Saturday 19 September 2009
On Thursday night the Auckland Web Meetup was held at the Media Design School. The topic was "HTML5" and the presenters were Microsoft's "IE8 Technical Evangelist" Giorgio Sardo and me and Chris Double from Mozilla. There were about 200 people in the audience, mostly Web developers.
Giorgio presented first and gave a broad "IE8 for Web developers" presentation. He showed a funny (but somewhat pointless) promo video for IE8, went through all the Web-facing platform improvements in IE8 (with demos and showing code in Visual Studio), and demoed their Firebug clone. His basic message was "we care about standards (including HTML5), we're doing it, our release cycles are slow because we have the most users but we will get there." What I thought was very interesting was that he made no attempt to distance themselves from HTML5 or even say that they'd be selective about which HTML5 features made sense to implement. His message tacitly assumed that HTML5 is simply something they will do. He portrayed Microsoft as part of the community contributing the development of HTML5, which isn't really true but at least Adrian Bateman's sent a few emails to public-html recently. I was really curious about what Microsoft says about HTML5 to Web developers so I was glad to have the chance to see this presentation.
One minor thing I should mention: Giorgio demoed a new Microsoft Expression tool that lets you compare the rendering of your Web page in different browsers. It's pretty cool, for example you can hover over an element in one browser view and it will highlight the same element in the other browser's view. Currently it supports Firefox and IE6/7/8. However it only supports static rendering, you can't interact with the page and script doesn't run. Also, for some reason it doesn't actually use the IE6 and 7 engines to render the views! Instead it uses IE8's IE7-mode to render "IE7", and --- somewhat bizarrely --- they *re-implemented* an "IE6-alike" layout engine to approximate what IE6 does. Those seem like strange technical decisions that will limit the usefulness of the tool, since Web developers will probably still need to test in real IE6 and IE7 builds.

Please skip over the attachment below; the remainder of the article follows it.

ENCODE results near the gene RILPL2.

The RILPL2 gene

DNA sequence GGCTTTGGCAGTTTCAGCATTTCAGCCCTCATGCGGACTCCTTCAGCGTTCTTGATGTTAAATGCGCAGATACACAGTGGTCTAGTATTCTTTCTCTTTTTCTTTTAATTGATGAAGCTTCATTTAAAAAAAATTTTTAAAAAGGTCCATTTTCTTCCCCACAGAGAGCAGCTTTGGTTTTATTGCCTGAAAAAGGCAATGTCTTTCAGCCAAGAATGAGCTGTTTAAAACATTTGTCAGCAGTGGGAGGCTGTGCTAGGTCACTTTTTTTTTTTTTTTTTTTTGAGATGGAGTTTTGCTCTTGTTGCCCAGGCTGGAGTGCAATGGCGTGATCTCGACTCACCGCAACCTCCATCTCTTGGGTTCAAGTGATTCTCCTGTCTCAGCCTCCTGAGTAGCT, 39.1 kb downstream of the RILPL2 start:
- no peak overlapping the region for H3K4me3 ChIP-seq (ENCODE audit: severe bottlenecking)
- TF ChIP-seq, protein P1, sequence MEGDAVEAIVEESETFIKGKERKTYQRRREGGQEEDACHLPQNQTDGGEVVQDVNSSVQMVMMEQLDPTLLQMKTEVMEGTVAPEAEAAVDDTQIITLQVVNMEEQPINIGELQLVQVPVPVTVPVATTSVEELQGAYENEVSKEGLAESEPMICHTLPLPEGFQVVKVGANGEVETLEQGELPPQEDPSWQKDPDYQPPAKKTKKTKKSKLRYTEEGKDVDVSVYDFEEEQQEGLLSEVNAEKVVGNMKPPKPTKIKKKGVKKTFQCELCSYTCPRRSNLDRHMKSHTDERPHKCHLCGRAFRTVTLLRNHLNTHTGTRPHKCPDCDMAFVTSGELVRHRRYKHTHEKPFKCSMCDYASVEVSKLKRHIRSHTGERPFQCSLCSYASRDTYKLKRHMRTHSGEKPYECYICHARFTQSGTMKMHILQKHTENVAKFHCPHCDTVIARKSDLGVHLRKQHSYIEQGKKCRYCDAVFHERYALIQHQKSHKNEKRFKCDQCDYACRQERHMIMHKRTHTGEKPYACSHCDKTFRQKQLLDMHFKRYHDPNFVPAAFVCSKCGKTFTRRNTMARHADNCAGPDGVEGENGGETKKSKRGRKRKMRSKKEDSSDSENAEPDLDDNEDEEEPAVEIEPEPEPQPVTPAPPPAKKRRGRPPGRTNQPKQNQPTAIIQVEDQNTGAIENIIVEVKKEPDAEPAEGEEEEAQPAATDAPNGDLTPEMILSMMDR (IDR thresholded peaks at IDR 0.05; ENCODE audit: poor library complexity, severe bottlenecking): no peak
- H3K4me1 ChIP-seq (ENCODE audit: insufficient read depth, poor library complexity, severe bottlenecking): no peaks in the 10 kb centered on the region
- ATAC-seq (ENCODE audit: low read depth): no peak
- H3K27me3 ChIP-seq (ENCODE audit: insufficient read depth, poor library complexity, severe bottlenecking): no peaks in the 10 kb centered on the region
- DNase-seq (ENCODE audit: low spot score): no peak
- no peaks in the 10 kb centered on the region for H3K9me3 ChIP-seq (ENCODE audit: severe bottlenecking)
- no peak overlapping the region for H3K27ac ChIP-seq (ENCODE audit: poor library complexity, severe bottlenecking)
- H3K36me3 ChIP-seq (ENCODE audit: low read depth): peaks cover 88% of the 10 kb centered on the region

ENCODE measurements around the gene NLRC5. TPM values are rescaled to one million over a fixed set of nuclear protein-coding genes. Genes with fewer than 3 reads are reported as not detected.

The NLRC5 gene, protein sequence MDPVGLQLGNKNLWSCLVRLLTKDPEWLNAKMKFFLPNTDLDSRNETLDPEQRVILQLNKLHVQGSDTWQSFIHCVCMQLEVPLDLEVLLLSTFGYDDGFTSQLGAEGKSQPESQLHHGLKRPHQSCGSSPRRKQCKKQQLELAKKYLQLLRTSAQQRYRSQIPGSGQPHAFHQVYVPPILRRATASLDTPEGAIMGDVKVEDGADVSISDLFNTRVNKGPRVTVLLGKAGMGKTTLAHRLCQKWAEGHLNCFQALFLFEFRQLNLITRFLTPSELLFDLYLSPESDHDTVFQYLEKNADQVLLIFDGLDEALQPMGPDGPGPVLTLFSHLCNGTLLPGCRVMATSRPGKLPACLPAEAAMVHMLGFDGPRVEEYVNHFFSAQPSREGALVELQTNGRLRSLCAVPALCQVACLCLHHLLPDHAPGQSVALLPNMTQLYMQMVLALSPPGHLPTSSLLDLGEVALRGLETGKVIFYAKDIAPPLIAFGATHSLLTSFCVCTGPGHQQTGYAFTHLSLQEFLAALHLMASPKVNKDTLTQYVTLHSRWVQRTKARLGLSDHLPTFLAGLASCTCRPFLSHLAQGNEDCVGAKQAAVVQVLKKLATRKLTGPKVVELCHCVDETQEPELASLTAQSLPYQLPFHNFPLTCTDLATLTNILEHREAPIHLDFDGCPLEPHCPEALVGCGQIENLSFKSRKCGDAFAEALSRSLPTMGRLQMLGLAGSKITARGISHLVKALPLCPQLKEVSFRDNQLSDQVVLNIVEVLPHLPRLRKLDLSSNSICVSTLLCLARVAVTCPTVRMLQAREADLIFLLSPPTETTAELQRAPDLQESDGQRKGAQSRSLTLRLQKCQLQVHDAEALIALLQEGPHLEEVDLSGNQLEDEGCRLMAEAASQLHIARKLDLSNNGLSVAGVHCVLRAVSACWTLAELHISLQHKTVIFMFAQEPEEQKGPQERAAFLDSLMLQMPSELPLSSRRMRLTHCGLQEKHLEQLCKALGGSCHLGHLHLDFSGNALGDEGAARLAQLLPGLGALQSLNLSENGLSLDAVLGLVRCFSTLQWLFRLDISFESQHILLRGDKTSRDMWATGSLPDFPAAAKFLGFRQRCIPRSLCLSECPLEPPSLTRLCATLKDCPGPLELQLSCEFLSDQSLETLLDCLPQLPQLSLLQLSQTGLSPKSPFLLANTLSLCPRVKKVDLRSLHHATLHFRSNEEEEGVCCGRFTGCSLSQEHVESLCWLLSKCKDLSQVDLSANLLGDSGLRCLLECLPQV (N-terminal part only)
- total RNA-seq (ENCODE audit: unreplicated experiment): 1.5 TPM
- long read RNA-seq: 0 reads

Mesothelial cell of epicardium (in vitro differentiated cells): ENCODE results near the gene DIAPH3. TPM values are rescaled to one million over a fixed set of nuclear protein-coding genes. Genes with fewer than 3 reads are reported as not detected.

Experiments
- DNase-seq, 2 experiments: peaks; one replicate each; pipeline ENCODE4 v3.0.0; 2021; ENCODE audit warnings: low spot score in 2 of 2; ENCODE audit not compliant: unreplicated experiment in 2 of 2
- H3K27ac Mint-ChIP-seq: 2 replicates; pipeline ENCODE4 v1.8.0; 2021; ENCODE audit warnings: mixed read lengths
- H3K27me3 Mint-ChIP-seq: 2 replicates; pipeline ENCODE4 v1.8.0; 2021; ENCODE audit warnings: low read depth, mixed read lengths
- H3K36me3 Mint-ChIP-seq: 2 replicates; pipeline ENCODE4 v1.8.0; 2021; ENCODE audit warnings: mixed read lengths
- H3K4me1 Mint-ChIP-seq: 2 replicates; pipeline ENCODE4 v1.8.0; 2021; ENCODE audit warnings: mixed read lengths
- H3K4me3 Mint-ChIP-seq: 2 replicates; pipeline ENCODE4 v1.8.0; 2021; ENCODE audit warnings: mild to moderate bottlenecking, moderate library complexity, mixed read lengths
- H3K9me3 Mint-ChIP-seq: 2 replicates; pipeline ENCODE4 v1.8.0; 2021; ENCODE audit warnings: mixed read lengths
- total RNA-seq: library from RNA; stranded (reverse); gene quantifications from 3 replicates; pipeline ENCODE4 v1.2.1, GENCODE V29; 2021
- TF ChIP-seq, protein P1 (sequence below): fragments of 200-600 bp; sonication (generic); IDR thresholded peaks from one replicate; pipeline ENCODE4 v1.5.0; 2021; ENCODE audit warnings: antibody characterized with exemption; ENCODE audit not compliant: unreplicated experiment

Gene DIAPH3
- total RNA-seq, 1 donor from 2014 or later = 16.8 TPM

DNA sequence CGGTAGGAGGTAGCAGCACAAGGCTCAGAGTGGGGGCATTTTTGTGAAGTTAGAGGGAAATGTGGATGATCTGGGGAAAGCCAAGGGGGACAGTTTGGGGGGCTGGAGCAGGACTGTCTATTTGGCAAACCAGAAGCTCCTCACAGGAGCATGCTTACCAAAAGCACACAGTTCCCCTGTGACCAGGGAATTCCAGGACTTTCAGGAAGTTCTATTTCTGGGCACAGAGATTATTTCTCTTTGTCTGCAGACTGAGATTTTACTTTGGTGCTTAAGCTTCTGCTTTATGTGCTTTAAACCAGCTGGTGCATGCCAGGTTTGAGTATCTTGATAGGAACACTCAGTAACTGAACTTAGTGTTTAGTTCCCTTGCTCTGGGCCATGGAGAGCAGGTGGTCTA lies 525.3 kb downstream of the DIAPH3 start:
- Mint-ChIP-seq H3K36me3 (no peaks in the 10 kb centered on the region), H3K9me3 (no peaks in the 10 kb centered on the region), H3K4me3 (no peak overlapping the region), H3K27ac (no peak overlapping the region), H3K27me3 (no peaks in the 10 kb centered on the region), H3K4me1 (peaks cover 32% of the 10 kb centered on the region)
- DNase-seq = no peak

My presentation was a short history of WHATWG and HTML5, a discussion of the HTML5 goals and why they're controversial in some quarters, a discussion of how HTML5 will affect Web developers, and a walk-through of major HTML5 features (including related features such as Workers and Sockets) that we have in Firefox or will soon have. I mentioned the database controversy to try to communicate that that area is not settled. I showed a bunch of demos which were very well received. Chris Double talked about <video> and showed some demos (mostly Paul Rouget's) which were also very well received. I've uploaded my slides. Here are the demos (they should all work in latest Firefox trunk builds):
- Michael Ventnor's accelerometer-enhanced "Mario Kart" based on Hans Schmucker's version using SVG filters
- Geolocation in Google Maps (OK, this one and the previous one aren't actually HTML5, but I wanted to make the point that HTML5 isn't the only channel bringing Web platform improvements.)
- Austin Chau's postMessage demo
- Leslie Orchard's drag-and-drop demo
- A demo I wrote of HTML5 parsing SVG and MathML without XML (need to set "html5.enabled" in about:config to true)
- 2D <canvas> demo "BlobSallad"
- A couple of WebGL (i.e. 3D <canvas>) demos that I'm not sure I can redistribute. But they're awesome!
- Paul Rouget's "Green Screen" <video> demo
- Paul Rouget's movement tracker <video> demo
- Paul Rouget's content injection <video> demo
At the end there was a panel discussion. We spent a lot of the time on the video codec issue. Chris did a great job of explaining that people shouldn't have to pay license fees to serve or consume video on the Web --- he actually got widespread spontaneous applause. The Web developer audience may not start using Theora tomorrow but they understand and sympathize with why we're doing it.
Overall I really enjoyed the evening and I think it was fairly successful at explaining and promoting HTML5. I'm encouraged that Microsoft seems to be endorsing it, and I hope that we see a massive implementation effort in IE9.